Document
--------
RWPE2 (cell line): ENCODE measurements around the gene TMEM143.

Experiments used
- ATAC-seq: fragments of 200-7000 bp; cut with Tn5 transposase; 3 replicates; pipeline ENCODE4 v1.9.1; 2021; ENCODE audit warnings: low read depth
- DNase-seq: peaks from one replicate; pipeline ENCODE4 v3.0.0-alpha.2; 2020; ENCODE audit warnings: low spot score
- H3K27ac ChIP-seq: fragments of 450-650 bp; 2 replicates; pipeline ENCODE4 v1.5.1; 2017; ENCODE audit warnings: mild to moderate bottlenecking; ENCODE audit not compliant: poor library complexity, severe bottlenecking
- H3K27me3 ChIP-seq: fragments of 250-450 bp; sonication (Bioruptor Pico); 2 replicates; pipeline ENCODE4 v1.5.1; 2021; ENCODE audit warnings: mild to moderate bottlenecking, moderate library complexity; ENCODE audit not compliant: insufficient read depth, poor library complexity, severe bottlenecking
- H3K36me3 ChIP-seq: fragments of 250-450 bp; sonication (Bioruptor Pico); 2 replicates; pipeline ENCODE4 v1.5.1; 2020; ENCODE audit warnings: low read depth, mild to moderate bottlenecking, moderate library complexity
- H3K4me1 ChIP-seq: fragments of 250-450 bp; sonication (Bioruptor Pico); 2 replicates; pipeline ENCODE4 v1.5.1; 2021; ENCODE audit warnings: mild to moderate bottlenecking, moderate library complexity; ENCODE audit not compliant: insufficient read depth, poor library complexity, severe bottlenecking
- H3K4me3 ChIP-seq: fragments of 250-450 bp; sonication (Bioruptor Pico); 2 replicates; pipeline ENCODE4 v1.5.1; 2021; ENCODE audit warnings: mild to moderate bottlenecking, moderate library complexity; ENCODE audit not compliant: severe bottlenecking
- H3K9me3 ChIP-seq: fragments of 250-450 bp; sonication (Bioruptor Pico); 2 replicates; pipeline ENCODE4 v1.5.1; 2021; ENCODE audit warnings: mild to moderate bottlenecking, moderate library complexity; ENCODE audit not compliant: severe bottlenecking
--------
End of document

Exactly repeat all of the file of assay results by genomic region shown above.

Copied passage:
RWPE2 (cell line): ENCODE measurements around the gene TMEM143.

Experiments used
- ATAC-seq: fragments of 200-7000 bp; cut with Tn5 transposase; 3 replicates; pipeline ENCODE4 v1.9.1; 2021; ENCODE audit warnings: low read depth
- DNase-seq: peaks from one replicate; pipeline ENCODE4 v3.0.0-alpha.2; 2020; ENCODE audit warnings: low spot score
- H3K27ac ChIP-seq: fragments of 450-650 bp; 2 replicates; pipeline ENCODE4 v1.5.1; 2017; ENCODE audit warnings: mild to moderate bottlenecking; ENCODE audit not compliant: poor library complexity, severe bottlenecking
- H3K27me3 ChIP-seq: fragments of 250-450 bp; sonication (Bioruptor Pico); 2 replicates; pipeline ENCODE4 v1.5.1; 2021; ENCODE audit warnings: mild to moderate bottlenecking, moderate library complexity; ENCODE audit not compliant: insufficient read depth, poor library complexity, severe bottlenecking
- H3K36me3 ChIP-seq: fragments of 250-450 bp; sonication (Bioruptor Pico); 2 replicates; pipeline ENCODE4 v1.5.1; 2020; ENCODE audit warnings: low read depth, mild to moderate bottlenecking, moderate library complexity
- H3K4me1 ChIP-seq: fragments of 250-450 bp; sonication (Bioruptor Pico); 2 replicates; pipeline ENCODE4 v1.5.1; 2021; ENCODE audit warnings: mild to moderate bottlenecking, moderate library complexity; ENCODE audit not compliant: insufficient read depth, poor library complexity, severe bottlenecking
- H3K4me3 ChIP-seq: fragments of 250-450 bp; sonication (Bioruptor Pico); 2 replicates; pipeline ENCODE4 v1.5.1; 2021; ENCODE audit warnings: mild to moderate bottlenecking, moderate library complexity; ENCODE audit not compliant: severe bottlenecking
- H3K9me3 ChIP-seq: fragments of 250-450 bp; sonication (Bioruptor Pico); 2 replicates; pipeline ENCODE4 v1.5.1; 2021; ENCODE audit warnings: mild to moderate bottlenecking, moderate library complexity; ENCODE audit not compliant: severe bottlenecking